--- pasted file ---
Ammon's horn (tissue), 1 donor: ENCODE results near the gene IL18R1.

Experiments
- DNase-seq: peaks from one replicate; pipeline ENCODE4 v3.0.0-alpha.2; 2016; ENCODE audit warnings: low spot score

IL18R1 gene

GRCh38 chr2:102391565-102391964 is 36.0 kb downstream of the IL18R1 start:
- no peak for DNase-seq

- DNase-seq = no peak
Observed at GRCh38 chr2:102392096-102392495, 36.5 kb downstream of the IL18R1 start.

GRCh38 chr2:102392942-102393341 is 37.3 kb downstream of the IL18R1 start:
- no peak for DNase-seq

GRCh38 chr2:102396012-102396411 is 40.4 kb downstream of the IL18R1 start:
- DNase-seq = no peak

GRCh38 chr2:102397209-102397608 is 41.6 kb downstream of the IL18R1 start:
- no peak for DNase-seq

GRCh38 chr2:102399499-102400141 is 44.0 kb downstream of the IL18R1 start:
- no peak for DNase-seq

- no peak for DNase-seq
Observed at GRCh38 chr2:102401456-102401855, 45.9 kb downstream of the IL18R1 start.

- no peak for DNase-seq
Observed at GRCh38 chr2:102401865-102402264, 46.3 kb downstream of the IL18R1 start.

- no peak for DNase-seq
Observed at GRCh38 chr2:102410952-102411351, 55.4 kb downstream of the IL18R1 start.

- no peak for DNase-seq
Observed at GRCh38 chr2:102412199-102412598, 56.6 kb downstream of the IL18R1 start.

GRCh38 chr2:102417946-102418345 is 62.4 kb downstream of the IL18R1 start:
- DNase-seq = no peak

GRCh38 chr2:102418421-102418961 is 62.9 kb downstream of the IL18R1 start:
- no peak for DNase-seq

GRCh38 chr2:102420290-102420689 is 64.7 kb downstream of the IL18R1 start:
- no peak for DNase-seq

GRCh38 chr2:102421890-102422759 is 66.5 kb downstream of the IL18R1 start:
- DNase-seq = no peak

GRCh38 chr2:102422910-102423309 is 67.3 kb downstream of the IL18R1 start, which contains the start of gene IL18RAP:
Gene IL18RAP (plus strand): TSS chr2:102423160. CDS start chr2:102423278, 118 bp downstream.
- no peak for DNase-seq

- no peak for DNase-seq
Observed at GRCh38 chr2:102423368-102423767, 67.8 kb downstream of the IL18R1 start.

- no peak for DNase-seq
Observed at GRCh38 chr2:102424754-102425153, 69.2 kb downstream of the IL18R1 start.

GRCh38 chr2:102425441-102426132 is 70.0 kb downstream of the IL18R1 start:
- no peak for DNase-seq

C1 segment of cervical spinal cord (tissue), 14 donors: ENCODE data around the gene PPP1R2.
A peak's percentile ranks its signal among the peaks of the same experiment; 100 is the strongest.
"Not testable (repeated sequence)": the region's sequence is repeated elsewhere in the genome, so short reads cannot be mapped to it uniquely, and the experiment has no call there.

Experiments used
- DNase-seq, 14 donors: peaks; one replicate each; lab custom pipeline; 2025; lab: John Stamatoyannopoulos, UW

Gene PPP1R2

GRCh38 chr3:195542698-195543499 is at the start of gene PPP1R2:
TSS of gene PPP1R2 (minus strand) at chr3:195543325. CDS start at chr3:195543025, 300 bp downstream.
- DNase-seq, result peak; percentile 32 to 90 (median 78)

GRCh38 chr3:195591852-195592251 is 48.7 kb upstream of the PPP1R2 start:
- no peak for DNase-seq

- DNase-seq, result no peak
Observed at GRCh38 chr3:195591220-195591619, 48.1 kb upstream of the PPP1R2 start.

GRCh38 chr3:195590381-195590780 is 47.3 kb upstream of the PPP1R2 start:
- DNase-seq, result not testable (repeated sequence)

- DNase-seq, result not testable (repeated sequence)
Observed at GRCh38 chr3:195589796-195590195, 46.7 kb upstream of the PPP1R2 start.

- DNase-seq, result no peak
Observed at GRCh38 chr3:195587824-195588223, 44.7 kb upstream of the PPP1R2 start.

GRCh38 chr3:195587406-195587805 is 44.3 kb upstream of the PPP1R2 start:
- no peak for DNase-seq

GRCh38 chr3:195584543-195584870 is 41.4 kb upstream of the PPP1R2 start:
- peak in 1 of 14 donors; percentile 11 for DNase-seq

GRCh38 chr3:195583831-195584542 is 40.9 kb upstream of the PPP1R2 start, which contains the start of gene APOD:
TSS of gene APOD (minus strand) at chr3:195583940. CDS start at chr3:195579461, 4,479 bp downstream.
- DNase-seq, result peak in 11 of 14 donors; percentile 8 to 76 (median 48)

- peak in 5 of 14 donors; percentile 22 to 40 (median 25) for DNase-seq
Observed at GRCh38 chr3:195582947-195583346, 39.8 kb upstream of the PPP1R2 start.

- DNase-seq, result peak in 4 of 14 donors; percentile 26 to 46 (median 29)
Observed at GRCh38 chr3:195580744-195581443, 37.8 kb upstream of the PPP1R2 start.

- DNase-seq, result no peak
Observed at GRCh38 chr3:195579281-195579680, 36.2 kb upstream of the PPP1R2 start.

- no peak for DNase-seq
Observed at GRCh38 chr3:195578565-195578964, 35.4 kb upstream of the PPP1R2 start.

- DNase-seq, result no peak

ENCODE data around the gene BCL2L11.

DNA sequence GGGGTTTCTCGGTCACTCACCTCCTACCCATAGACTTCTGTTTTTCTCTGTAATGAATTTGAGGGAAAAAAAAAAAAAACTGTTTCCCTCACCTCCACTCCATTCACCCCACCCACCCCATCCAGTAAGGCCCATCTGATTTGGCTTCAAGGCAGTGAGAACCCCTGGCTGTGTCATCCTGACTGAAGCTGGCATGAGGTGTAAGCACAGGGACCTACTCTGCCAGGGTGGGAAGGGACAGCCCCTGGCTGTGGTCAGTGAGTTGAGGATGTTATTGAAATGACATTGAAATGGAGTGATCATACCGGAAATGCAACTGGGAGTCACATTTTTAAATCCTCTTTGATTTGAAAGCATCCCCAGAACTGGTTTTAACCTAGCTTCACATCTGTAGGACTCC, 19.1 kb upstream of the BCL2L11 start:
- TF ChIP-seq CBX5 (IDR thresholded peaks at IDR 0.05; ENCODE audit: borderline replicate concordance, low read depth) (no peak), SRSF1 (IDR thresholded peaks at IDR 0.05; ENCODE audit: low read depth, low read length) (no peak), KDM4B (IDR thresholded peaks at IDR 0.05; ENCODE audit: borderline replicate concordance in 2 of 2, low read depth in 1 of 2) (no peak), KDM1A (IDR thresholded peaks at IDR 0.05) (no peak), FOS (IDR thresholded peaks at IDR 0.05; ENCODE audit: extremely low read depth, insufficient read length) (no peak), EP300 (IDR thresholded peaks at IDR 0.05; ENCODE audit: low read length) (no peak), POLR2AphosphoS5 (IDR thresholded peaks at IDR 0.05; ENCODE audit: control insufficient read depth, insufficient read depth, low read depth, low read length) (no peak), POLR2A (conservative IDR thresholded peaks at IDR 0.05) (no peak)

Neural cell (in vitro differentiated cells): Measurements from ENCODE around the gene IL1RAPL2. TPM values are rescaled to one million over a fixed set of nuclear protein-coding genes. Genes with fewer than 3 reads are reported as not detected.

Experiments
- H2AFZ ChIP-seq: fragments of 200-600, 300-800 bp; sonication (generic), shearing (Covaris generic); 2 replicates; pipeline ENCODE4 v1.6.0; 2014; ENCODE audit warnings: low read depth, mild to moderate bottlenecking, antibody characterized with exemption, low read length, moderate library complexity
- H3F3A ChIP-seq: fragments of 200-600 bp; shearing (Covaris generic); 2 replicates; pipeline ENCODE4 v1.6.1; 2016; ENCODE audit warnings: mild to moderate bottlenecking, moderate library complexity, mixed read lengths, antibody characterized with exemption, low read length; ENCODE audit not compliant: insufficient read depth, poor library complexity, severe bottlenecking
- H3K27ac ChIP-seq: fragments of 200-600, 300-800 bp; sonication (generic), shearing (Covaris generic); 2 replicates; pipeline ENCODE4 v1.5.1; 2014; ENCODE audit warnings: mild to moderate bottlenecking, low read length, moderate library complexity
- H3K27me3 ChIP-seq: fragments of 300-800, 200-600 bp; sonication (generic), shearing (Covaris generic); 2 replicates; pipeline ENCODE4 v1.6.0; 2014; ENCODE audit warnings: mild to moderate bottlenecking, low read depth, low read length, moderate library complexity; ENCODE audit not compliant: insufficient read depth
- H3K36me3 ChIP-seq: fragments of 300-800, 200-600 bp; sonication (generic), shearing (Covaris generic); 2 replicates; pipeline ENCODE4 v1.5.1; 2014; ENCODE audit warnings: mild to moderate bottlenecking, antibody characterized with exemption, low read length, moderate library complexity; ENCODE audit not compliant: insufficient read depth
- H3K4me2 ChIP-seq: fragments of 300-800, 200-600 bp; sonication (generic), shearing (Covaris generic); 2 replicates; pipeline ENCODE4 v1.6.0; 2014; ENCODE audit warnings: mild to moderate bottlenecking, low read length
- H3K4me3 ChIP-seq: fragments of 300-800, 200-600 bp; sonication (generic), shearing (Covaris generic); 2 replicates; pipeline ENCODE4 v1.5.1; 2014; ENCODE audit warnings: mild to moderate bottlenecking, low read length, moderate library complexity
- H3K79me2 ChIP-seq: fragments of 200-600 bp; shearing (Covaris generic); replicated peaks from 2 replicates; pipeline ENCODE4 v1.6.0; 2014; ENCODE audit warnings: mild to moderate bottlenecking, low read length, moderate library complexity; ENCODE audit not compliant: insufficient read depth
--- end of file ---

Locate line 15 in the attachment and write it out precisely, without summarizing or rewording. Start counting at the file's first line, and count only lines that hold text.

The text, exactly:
GRCh38 chr2:102399499-102400141 is 44.0 kb downstream of the IL18R1 start: